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Grain Bin Maintenance

Before grain harvests begin, it is critically important to check the condition of harvest equipment and bins before bringing in the crop.

"Your grain crop is a major investment that needs to be protected," says University of Nebraska agricultural engineering specialist David Shelton. "Grain quality does not improve in storage. At best, the initial quality can only be maintained. If you take the extra time to make sure conditions are good for storing grain, then you are protecting that investment."
Proper storage begins with the condition of the harvested grain, including moisture level and how it leaves the combine and then is transported and handled.

Producers should thoroughly clean their equipment and make adjustments to minimize grain damage and maximize the removal of foreign materials.

"So many of our insect and other problems in storage are the result of damaged grain," Shelton said. "Producers need to minimize the amount of grain that is cracked during combining and handling. Proper adjustments and management, such as combine adjustments and making sure transfer augers run at full capacity, help reduce damage and make grain more storable."
Grain Bin model 1/64

He said grain carts, augers, trucks, combines and other harvest equipment should be free of all traces of old grain. "That grain left over from last season can be a source for mold or insect infestation," Shelton said. "Over time even a small amount of insect eggs or mold spores can contaminate a full bin of grain, especially if the grain is a little on the wet and warm side."
Grain bins also should receive a thorough checkup and cleaning, including removal of all old grain. Never mix new and old grain. You can keep and manage old grain, but it should be kept in a separate storage bin. There is a high risk for insect development over time. It's unusual for major insect infestation in the first year, but after that the risk goes up dramatically.

Ideally, grain should be stored in several small bins rather than a few large ones. Smaller bins provide for better management, giving producers more options for moving and storing grain, and if one bin goes bad, the loss is not as great.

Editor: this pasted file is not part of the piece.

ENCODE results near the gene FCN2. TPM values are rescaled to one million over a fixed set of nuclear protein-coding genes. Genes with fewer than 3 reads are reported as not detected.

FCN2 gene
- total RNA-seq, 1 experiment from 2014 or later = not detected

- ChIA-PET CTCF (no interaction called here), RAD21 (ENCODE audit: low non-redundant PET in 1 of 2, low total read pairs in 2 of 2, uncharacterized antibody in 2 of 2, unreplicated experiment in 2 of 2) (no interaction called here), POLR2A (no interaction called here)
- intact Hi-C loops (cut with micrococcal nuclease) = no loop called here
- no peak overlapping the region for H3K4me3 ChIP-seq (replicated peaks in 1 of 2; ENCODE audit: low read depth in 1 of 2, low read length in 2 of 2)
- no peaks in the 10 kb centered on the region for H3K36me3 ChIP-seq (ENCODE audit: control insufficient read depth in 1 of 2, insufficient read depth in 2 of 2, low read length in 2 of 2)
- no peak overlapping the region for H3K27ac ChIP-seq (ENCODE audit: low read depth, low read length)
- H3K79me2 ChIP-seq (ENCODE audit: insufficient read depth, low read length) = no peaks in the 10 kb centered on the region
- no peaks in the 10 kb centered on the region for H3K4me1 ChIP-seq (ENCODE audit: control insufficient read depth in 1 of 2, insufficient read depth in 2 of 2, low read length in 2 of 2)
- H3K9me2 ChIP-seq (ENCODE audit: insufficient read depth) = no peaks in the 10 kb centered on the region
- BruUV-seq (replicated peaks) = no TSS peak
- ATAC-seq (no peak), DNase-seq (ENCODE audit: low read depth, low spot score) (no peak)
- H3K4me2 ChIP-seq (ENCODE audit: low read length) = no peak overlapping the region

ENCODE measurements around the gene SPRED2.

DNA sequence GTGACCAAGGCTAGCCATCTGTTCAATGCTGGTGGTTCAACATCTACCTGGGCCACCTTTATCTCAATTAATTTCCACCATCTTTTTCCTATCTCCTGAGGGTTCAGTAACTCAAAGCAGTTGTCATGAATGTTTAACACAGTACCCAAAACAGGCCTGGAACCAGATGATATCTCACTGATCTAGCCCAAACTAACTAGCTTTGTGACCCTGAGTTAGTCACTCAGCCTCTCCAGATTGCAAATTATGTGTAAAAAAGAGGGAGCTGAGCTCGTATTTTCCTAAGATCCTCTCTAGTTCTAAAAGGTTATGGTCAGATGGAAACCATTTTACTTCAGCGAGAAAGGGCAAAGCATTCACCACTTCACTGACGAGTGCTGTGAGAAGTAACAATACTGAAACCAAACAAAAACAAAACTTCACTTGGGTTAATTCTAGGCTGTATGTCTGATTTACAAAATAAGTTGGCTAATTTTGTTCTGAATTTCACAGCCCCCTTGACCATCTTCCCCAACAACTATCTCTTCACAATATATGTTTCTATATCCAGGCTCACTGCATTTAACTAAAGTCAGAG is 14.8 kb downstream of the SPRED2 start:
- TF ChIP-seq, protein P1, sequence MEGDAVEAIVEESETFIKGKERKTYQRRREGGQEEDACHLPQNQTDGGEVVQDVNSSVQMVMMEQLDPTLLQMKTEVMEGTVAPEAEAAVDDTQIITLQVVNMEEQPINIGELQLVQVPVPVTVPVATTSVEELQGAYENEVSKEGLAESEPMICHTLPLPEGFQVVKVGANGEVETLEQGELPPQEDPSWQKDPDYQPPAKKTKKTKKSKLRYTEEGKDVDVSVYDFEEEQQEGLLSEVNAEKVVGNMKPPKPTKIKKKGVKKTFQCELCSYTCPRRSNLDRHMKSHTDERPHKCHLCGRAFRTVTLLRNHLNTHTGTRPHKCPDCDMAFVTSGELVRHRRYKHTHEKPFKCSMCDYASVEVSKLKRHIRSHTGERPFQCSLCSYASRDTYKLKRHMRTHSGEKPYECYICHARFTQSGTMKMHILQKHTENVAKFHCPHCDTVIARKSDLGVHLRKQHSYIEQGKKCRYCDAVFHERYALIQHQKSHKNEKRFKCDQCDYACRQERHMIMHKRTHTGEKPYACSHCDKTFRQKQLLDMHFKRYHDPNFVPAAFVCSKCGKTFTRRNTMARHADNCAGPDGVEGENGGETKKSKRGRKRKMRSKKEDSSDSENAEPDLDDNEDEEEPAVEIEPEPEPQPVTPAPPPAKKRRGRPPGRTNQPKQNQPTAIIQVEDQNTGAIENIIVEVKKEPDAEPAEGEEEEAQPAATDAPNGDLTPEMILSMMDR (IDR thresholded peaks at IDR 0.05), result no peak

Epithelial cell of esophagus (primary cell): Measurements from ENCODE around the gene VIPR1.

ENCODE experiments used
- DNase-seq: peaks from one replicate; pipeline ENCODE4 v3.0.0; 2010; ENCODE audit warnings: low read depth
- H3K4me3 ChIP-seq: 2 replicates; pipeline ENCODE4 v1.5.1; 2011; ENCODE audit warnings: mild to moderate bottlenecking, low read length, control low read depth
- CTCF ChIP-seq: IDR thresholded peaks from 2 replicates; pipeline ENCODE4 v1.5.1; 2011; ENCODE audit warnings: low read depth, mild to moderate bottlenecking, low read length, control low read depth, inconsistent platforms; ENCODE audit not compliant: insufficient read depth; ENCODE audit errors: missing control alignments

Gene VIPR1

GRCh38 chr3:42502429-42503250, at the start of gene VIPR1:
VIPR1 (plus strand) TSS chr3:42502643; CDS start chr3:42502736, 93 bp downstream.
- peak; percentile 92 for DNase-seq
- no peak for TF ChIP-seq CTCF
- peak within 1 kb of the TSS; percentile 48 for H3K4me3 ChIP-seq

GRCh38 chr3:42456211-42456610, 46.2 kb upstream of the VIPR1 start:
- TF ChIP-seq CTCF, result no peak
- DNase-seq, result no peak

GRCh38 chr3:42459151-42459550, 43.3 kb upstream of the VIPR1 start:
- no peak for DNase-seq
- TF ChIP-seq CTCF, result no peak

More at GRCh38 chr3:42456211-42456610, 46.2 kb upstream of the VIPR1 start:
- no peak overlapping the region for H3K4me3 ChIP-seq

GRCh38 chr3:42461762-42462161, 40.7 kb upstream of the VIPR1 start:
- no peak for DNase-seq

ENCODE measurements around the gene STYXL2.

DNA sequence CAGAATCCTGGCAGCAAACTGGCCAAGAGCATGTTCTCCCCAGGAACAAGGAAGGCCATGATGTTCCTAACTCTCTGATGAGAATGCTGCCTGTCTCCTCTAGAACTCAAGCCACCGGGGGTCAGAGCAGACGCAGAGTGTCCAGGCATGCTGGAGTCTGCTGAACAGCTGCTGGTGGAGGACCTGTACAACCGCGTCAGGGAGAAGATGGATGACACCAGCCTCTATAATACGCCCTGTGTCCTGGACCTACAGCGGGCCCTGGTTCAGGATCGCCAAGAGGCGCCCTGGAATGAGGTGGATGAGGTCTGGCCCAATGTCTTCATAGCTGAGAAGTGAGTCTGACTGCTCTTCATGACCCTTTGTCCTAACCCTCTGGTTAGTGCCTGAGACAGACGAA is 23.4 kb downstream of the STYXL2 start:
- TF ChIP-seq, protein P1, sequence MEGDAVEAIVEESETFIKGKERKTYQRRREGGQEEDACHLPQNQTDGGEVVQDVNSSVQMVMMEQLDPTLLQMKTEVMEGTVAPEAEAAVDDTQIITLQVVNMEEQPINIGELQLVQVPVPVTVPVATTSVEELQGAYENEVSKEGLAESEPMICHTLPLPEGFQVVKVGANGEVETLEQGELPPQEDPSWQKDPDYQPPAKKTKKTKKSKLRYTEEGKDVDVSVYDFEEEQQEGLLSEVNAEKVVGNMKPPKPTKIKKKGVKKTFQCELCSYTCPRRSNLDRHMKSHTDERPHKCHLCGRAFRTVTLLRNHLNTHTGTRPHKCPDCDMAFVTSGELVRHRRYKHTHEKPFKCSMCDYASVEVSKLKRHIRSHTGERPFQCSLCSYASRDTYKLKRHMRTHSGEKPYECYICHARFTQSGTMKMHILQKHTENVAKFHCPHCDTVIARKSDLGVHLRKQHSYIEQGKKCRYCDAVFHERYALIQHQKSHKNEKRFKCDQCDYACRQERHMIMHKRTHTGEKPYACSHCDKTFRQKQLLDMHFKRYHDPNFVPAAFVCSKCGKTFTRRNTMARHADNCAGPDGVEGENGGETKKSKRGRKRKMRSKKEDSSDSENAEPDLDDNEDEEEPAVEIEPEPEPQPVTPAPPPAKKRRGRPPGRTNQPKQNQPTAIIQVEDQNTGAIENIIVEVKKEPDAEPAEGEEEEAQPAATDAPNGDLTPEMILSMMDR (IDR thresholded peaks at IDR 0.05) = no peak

After removing the old grain, it is particularly important to check under the perforated floors for accumulations of broken kernels and other materials that can be a breeding ground for insects and mold. A few simple tools such as brooms, shovels, and a good shop vacuum are effective in cleaning equipment and bins, and a high pressure air hose can be used for those hard-to-reach spots.

Shelton discourages the use of power washers on bins and harvest equipment because they can create moisture and corrosion problems.
Ideally, perforated bin floors should be removed for cleaning. If that is not possible, and there is evidence of insect activity, the empty bin should be treated or fumigated before filling. This should be done as early as possible, because some chemicals require a waiting period of up to two weeks after application before adding grain.
"It is absolutely essential that applicators follow the label on these chemicals," Shelton said. "Only a very few are appropriate for soybeans. Most are labeled specifically for corn or sorghum. With improper use you run the risk of contamination of food materials as well as the loss of time and money."

Checking around the bin site is also an important step before harvest. Remove spilled grain and other debris such as old boards or tall grass that might provide hiding areas for rodents and insects.

Bin foundations should be inspected for cracks or other structural problems. Anchor bolts should be tightened, and any gaps that could provide entry for rodents or insects should be sealed. Electrical wiring should also be checked for wear, and all wiring at entry and exit points should be sealed against weather and pests.
Check fans, heaters, transitions, and ducts for corrosion and damage. Remove any accumulated dust and dirt. Be sure all joints in the duct-work are tight; otherwise the aeration or drying air
will short-circuit, reducing the operating efficiency.

Source: University of Nebraska-Lincoln

Grain Bin Level Monitor
Grain Bin Level Monitor

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